Will the iPad be newspapers’ salvation? No, but it could play a substantial role in the migration of their users from a cost-heavy past to a more efficient future.
Here’s the rub: For a deal like this to entice enough users to matter, a paper would have to develop a stunning user experience, for advertising as well as news, on iPads and other e-readers. Even with the lure of a $250 discount on the $499 base model iPad, users would have no reason to pay for news via an iPad app if they could get the same experience by browsing the Web on their iPad or computer.
The New York Times is experimenting with a variation of the coupon approach with its Times Reader: Pay $179.40 for an annual subscription to the Reader, and you get a $100 coupon for a Samsung netbook. Along with The Washington Post and The Boston Globe, the Times offered a reduced price on the Amazon Kindle DX to customers who live in areas where the Times doesn’t deliver the paper and who sign up for long-term subscriptions.
John Murray, vice president of audience development for the Newspaper Association of America, says something along the lines of the coupon plan has been the subject “mostly of hallway conversations” among newspaper executives. The prospects for such deals are brighter with Apple than with Amazon (for Kindle subscriptions), he said, partly because “Amazon is such a pain in a butt to work with. They set the prices and take such a big cut.”
Owen Youngman, the Knight professor in Digital Media Strategy at Medill who spent 37 years as a Tribune Co. editor and executive, said the prospects for the coupon idea would be much improved if a publisher offered cool apps not just for a single paper or publication but, say, for 10 of them.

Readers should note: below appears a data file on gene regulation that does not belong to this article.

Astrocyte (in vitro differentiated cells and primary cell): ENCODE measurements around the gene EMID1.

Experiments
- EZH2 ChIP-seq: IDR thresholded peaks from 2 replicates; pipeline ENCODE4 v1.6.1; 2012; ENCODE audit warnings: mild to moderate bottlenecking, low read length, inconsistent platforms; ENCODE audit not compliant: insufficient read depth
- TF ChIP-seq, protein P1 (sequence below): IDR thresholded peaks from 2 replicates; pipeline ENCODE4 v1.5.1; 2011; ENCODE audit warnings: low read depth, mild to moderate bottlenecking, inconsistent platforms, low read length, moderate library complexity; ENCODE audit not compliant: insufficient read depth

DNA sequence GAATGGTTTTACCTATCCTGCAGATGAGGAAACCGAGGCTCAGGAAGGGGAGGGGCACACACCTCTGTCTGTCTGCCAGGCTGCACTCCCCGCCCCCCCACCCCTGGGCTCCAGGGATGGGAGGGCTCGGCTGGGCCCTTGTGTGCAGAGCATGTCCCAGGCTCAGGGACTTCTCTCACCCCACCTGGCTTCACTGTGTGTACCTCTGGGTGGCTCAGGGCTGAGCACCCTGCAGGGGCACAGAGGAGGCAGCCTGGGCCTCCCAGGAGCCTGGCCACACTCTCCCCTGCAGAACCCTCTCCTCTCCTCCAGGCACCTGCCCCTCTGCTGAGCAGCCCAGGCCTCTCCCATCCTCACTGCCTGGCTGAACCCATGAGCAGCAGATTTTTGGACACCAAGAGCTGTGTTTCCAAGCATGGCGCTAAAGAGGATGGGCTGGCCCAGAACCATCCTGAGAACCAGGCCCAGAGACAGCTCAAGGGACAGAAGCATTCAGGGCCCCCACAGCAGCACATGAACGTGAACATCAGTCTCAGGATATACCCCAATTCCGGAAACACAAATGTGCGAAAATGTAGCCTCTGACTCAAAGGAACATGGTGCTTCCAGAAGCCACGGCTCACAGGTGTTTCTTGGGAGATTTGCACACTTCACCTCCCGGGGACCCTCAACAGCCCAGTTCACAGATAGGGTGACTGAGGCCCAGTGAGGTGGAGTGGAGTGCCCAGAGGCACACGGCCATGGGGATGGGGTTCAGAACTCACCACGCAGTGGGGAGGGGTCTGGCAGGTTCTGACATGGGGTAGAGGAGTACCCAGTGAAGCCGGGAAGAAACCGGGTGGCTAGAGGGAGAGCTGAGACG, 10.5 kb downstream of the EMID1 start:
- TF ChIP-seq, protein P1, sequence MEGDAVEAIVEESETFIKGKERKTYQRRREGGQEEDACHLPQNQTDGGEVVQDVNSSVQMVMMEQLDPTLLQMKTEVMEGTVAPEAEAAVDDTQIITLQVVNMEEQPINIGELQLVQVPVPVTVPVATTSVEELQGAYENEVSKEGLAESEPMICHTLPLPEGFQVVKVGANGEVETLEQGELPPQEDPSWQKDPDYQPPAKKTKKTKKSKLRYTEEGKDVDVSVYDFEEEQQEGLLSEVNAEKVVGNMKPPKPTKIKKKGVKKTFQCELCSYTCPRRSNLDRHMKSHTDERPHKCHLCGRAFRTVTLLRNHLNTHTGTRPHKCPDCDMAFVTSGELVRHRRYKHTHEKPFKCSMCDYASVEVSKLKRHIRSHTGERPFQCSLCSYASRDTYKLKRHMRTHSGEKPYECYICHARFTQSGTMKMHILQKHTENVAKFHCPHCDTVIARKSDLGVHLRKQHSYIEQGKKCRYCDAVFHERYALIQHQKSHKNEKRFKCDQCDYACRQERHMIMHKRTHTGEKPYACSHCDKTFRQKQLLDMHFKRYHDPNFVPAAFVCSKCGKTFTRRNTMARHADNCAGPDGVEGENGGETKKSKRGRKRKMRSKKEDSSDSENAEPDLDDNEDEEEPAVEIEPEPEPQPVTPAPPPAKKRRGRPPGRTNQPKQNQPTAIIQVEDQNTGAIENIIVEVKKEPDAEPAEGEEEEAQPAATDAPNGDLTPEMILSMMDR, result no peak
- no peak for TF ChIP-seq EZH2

Fidler, who created his first mock-up of a tablet in the summer of 1981 while working on Knight-Ridder’s ill-fated Viewtron project, said the coupon approach is among the options under discussion by the Digital Publishing Alliance he’s created at the Reynolds Journalism Institute at the University of Missouri.
He said the alliance, which includes The New York Times, The Washington Post and The Wall Street Journal among 31 member organizations, also considered, but discarded, the idea of purchasing various e-readers and tablets for long-term subscribers.
“They all decided they didn’t want to be in the hardware business … or be responsible for the e-reader,” he told me in a telephone conversation Wednesday. “But the coupon is not a bad idea. If you subscribe to our e-edition, you get some discount toward purchasing the e-reader.”
Fidler said the alliance is especially concerned with the nature of the news experience on tablets.
He quoted New York Times executives as describing the experience of users on their Web site and iPhone apps as “snacking,” compared with what they regard as their “dining” in print and, hopefully, on e-readers.